Thursday, April 17, 2014 · 2:43 a.m.
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The Chattanooga City Council will take up legislation to block the annexation of 606 acres around Hixson Pike and Middle Valley Road.

District 3 Councilman Ken Smith. (Photo: Contributed)

Residents there sued the city in 2009 when the annexation was first proposed by former Mayor Ron Littlefield. A settlement was eventually reached, and the previous City Council approved a plan that was scheduled to go into effect at the end of this year.

Nearly all of the area’s homeowners signed a petition last month opposing the pending annexation. The ordinance, submitted by Councilman Ken Smith, is up for first reading Tuesday.

"This goes back a long way. When I campaigned, I stated I was against forced annexation," Smith said. "There are certain areas where there's potential for commercial and industrial development.

"But in this case, you're looking at taking in a majority of residential areas," he said. "The cost of providing services is less than the property taxes it would bring in."

City officials estimate that annexing the suburban area would bring in $935,800 in property tax revenue.

Local
• Sen. Bob Corker appeared on CBS’ "Face the Nation" Sunday to discuss the Affordable Care Act and an agreement that temporarily halts Iran’s nuclear program.

• Citizens for Government Accountability and Transparency has until Tuesday to gather enough signatures to advance a referendum on domestic partnership benefits. An announcement over the weekend indicates that the conservative group is within striking distance of its goal of about 4,500 signatures.

• Chattanooga is seeking two state grants for alternative modes of transportation. One would make room for bicycle lanes from the 100 to 900 blocks of Broad Street by reducing the number of automobile lanes from six to four. The second would add a greenway to connect Virginia Avenue to a proposed Riverwalk extension near St. Elmo.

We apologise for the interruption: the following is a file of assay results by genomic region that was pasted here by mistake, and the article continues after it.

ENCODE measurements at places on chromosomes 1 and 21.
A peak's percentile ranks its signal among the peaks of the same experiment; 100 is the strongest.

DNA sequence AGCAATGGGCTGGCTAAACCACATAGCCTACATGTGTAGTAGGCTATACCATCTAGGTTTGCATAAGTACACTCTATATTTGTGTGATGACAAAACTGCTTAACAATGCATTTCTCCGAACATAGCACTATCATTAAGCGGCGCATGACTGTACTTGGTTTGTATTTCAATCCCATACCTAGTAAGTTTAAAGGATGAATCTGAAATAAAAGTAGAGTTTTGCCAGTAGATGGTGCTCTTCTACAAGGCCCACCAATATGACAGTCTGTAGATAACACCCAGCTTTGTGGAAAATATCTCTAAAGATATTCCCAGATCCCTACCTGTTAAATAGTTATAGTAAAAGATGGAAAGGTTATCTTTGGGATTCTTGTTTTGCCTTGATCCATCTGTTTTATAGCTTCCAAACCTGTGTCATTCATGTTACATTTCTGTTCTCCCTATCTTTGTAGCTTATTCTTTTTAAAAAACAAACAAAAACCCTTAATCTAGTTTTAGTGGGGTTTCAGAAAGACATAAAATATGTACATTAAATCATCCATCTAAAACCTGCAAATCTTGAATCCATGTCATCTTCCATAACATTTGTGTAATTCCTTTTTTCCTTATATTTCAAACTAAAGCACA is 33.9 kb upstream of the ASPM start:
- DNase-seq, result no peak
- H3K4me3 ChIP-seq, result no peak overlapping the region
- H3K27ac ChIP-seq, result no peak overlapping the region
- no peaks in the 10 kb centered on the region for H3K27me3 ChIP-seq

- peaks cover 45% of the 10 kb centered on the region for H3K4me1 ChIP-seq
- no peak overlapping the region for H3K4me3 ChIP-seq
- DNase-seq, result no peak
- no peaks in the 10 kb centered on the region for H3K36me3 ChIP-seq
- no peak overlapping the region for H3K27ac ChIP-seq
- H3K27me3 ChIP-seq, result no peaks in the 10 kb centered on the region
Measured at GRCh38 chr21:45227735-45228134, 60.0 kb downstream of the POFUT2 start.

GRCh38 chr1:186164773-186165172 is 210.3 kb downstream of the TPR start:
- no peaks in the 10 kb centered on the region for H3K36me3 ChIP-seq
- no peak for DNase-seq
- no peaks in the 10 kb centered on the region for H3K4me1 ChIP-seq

• A federal grant to fund eight new school resource officers goes before the Hamilton County Commission Wednesday. The $1 million grant will cover the SROs’ salaries and benefits for four years.

• The Chattanooga Fire and Police Pension Board plans to discuss the status of the pension fund Thursday. The mayor’s task force has until Dec. 31 to reach an agreement on the public safety retirement system.

• Christmas at the Courthouse begins today. There will be choirs singing and honorary awards given for the next two weeks at the courthouse on Georgia Avenue.

• The Electric Power Board’s downtown holiday window display will be up until Jan. 2. Photos are here.

Elsewhere
• The White House announced Sunday that Healthcare.gov is now working more smoothly than when the site launched Oct. 1. The New York Times has an inside look at how the political and technical crises have been managed so far.

• Rep. Paul Ryan and Sen. Patty Murray have until the middle of December to negotiate a federal budget agreement. But if those talks fall apart, a bipartisan group of senators is waiting in the wings to stave off another government shutdown, according to Politico.

Rural hospitals in Tennessee are losing millions of dollars in federal grants as a result of the state not expanding its Medicaid program. The hospitals have laid off workers and reduced services, The Tennessean reported.

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